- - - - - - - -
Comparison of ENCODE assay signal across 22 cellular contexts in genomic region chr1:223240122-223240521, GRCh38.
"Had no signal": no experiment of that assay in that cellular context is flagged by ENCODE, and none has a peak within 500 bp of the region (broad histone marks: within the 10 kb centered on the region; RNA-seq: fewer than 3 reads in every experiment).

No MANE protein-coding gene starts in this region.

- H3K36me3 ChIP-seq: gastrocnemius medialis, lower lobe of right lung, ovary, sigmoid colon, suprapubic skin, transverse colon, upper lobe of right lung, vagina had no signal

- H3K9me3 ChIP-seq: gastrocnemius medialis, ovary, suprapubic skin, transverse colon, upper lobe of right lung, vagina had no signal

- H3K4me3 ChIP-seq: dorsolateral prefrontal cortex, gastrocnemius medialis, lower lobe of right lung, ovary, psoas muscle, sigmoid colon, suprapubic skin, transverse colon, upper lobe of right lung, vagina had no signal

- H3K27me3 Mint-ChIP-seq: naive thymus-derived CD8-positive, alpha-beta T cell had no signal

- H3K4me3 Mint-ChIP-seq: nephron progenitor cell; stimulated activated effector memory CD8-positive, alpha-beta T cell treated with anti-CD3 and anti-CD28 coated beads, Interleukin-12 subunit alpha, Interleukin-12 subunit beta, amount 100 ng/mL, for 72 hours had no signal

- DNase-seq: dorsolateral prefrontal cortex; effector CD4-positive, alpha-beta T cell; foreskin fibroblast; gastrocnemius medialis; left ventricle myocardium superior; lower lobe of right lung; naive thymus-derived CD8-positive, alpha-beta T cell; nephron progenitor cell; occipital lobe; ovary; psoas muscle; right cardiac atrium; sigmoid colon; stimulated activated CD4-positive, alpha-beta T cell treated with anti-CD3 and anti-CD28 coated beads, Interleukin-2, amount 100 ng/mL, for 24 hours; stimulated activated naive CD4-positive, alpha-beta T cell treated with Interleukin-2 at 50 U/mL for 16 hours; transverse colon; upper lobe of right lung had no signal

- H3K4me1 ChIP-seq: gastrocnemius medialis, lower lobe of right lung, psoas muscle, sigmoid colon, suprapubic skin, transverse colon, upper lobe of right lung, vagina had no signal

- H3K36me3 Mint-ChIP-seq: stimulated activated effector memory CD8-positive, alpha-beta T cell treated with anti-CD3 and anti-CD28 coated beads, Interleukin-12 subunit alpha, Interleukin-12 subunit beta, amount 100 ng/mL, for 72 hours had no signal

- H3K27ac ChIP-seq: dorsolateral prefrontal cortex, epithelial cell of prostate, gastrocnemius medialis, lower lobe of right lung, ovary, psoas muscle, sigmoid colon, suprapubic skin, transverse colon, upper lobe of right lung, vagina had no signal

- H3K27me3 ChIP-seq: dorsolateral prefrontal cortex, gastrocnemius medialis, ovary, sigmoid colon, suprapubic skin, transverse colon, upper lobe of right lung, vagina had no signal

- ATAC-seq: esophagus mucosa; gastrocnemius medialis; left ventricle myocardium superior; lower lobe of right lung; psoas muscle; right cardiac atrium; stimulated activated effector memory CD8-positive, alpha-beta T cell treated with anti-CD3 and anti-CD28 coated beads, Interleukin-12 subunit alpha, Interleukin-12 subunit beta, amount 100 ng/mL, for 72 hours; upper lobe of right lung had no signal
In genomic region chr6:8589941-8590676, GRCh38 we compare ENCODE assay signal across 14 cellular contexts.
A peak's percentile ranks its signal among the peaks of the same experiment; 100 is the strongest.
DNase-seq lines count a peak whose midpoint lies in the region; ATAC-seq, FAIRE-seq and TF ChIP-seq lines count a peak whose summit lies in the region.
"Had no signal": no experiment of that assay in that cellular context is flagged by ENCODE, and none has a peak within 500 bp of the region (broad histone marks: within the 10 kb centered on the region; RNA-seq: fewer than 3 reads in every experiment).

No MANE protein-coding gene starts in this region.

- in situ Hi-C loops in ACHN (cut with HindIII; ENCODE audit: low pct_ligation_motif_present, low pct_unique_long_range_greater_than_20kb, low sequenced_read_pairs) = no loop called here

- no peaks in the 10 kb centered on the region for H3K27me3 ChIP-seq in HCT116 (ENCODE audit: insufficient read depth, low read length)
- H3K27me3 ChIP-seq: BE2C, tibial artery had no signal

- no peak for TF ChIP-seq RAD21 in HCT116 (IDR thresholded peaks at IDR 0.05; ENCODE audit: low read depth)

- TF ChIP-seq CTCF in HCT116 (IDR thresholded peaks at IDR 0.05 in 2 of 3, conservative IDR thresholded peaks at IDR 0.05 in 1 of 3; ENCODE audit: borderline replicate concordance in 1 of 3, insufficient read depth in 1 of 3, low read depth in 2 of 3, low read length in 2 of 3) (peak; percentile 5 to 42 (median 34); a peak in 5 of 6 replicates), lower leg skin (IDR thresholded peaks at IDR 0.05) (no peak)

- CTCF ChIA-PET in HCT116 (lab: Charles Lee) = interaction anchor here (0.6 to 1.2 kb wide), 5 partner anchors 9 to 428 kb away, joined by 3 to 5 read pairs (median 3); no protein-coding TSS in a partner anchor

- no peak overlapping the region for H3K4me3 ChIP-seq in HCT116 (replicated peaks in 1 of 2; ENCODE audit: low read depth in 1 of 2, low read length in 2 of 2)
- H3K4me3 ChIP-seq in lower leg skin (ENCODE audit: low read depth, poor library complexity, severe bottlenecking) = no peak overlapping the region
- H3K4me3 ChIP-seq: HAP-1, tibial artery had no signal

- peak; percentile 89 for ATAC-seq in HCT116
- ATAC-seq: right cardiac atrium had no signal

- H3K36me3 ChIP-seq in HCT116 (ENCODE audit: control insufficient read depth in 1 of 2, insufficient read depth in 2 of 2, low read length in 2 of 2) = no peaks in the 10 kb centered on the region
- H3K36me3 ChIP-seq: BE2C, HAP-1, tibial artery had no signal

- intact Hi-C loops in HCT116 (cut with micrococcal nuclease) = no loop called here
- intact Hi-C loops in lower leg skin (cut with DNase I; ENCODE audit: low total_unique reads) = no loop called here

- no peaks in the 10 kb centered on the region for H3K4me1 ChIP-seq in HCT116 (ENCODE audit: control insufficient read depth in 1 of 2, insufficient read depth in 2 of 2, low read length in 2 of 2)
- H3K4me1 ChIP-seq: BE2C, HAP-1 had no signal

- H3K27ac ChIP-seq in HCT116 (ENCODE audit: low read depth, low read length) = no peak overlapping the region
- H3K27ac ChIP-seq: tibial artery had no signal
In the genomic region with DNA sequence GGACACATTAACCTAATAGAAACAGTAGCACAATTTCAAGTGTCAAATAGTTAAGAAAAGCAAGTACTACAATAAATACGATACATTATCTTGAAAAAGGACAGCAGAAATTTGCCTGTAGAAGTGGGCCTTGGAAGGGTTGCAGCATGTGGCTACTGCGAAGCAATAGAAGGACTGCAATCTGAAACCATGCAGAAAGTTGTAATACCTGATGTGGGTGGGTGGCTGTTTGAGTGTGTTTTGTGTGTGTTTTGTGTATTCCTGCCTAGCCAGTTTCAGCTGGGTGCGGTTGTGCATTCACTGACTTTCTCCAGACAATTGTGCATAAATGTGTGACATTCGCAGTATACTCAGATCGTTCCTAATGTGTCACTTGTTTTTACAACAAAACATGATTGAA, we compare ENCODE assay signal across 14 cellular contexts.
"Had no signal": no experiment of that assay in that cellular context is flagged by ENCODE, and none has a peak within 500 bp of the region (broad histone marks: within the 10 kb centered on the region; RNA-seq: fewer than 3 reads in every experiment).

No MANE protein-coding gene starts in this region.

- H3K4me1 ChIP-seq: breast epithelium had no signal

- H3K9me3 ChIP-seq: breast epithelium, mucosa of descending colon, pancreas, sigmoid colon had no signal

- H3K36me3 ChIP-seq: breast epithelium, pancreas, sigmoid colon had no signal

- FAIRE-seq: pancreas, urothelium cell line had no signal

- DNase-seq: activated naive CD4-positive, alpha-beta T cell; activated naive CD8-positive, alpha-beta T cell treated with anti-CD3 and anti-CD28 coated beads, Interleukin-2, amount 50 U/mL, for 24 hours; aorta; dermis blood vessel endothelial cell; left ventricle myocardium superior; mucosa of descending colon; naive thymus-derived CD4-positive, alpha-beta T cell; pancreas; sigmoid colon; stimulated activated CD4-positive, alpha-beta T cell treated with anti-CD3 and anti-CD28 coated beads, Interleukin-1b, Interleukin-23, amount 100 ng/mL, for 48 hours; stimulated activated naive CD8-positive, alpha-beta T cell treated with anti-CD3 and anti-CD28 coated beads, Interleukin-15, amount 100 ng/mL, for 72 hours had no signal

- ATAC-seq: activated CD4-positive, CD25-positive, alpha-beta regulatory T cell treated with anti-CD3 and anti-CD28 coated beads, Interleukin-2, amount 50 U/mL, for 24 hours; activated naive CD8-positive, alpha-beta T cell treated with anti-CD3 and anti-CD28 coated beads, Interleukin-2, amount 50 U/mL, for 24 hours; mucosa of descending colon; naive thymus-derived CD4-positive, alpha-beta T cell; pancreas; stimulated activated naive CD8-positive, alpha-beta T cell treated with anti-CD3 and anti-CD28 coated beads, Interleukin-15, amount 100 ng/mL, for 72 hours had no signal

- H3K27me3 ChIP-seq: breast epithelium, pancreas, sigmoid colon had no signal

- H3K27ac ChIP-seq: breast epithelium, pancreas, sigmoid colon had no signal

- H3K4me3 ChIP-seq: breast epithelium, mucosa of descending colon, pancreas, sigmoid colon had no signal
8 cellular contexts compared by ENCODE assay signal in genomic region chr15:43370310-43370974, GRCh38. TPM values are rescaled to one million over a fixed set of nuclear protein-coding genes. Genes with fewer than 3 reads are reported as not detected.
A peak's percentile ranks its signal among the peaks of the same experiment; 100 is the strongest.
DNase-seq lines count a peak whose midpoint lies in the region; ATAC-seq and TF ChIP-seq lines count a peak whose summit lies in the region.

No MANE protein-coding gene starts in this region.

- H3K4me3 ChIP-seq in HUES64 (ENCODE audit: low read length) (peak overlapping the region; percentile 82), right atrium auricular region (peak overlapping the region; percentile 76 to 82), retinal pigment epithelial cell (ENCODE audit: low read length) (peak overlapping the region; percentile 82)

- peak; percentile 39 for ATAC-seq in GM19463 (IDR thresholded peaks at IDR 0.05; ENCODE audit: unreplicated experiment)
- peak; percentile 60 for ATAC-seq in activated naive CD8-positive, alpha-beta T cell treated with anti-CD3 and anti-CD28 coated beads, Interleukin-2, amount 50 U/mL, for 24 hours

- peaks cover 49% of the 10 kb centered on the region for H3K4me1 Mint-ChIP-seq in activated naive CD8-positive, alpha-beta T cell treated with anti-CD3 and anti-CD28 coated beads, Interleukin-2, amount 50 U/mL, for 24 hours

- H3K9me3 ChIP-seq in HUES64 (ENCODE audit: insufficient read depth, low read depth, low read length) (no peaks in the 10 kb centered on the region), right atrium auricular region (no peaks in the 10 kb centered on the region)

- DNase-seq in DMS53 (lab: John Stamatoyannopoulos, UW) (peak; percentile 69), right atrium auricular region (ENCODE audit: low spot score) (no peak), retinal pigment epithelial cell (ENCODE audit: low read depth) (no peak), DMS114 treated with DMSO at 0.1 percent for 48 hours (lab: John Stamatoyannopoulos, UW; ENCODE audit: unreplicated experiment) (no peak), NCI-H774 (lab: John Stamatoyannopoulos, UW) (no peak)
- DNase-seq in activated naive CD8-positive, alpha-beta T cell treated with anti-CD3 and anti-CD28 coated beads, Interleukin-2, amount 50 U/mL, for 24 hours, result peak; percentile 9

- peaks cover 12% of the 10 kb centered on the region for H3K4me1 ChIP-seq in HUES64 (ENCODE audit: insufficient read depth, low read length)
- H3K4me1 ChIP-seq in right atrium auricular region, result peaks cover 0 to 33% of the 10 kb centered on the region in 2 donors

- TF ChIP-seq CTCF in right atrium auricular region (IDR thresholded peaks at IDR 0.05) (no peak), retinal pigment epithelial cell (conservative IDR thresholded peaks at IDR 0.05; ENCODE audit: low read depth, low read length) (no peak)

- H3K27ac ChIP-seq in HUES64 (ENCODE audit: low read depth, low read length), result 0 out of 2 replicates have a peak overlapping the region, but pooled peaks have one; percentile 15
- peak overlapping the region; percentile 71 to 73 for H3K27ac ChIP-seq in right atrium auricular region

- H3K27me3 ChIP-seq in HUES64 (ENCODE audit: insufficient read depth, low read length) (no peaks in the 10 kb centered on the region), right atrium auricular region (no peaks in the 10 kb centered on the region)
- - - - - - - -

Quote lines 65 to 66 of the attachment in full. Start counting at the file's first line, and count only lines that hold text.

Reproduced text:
- H3K27ac ChIP-seq in HUES64 (ENCODE audit: low read depth, low read length), result 0 out of 2 replicates have a peak overlapping the region, but pooled peaks have one; percentile 15
- peak overlapping the region; percentile 71 to 73 for H3K27ac ChIP-seq in right atrium auricular region